The same night I met my hosts, I also was introduced to the ubiquitous plate of cheese. Consequently, the cheese plate stayed on the table for every meal and has become one of the things I love most about France. Easily it was the most cheese I have seen at a single meal, with more than seven kinds crowded on the plate, varying in shape, color, size, and smell. Every couple of days, a new cheese will appear on the plate, and join its companions soon to be savored.
I learned that the cheese is tasted at the end of the meal. The cheese plate is as elegant as a dessert, and one has to be particular with one’s selection, for the number of cheeses on the plate is not equivalent to the number one is expected to eat. Rather, the cheese is the crowning moment, whether eaten with a bit of bitter endive and tart apple, or placed on a slice of crusty bread, or enjoyed just by itself. I watched my hosts carefully choose pieces of cheese, taking care to savor each as it is eaten.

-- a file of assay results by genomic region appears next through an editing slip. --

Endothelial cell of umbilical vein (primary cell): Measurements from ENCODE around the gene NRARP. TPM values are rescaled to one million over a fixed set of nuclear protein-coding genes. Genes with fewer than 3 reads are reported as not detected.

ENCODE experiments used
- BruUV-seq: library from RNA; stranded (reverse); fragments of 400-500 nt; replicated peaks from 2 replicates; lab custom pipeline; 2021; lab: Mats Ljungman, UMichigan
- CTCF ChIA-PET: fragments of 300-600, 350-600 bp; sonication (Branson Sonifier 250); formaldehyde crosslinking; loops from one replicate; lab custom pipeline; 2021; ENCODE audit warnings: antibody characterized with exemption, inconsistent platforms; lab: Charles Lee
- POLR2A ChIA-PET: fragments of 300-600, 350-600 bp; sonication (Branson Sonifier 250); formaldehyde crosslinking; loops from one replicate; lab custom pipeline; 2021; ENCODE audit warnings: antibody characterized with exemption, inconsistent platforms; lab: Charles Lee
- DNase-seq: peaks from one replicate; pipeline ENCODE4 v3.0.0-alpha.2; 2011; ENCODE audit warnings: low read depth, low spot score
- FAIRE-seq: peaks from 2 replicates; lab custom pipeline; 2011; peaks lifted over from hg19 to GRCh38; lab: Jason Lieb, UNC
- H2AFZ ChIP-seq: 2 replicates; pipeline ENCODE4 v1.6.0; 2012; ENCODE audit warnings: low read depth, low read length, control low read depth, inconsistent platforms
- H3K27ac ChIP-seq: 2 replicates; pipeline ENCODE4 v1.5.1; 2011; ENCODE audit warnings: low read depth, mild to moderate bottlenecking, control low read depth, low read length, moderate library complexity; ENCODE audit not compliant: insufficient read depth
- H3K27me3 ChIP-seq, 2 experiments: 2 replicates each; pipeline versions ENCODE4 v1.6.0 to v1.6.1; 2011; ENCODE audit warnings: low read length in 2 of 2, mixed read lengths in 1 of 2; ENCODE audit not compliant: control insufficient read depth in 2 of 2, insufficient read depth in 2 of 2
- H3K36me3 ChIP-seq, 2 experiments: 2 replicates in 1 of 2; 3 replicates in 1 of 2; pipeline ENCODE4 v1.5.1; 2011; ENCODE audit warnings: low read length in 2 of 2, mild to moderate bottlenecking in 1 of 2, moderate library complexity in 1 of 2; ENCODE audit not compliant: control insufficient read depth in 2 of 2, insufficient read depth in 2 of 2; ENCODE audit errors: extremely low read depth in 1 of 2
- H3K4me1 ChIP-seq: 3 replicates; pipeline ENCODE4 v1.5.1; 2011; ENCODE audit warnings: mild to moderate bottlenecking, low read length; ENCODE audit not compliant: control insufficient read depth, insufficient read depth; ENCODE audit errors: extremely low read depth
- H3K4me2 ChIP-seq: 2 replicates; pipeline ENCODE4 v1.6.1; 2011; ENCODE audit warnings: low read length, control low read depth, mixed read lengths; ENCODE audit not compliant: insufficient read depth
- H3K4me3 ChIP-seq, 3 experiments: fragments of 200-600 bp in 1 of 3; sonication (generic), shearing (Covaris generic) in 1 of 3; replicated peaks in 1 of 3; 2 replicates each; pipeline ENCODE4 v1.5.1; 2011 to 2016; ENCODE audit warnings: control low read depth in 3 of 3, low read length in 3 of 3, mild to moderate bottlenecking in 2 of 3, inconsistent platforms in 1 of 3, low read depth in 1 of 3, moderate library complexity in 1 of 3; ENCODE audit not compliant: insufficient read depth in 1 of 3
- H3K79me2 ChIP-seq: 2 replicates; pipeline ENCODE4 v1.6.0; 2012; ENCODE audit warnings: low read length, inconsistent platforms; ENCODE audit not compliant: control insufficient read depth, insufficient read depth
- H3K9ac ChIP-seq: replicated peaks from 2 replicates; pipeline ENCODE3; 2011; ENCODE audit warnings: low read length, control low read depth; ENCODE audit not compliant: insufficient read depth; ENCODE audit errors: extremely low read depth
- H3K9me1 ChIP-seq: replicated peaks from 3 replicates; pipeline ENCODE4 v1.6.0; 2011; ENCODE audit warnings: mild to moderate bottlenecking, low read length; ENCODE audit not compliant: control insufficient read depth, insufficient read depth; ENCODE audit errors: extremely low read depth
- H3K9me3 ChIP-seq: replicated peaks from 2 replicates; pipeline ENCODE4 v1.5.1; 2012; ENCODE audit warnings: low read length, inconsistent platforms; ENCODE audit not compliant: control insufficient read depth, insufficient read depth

My host told me, “We eat not only to nourish ourselves.” I think that people who love their food, love life. In France, the experience of eating is valued as much as the sustenance it gives. And so, perhaps the enjoyment of eating food can be represented in the way one approaches a plate of cheese in France. The taste, the texture, the smell—everything is savored. The cheese plate brings balance to the meal, so that the harmony and the contrast of flavors dance in the mouth and the eater is left satisfied, having taken pleasure in the experience of the table.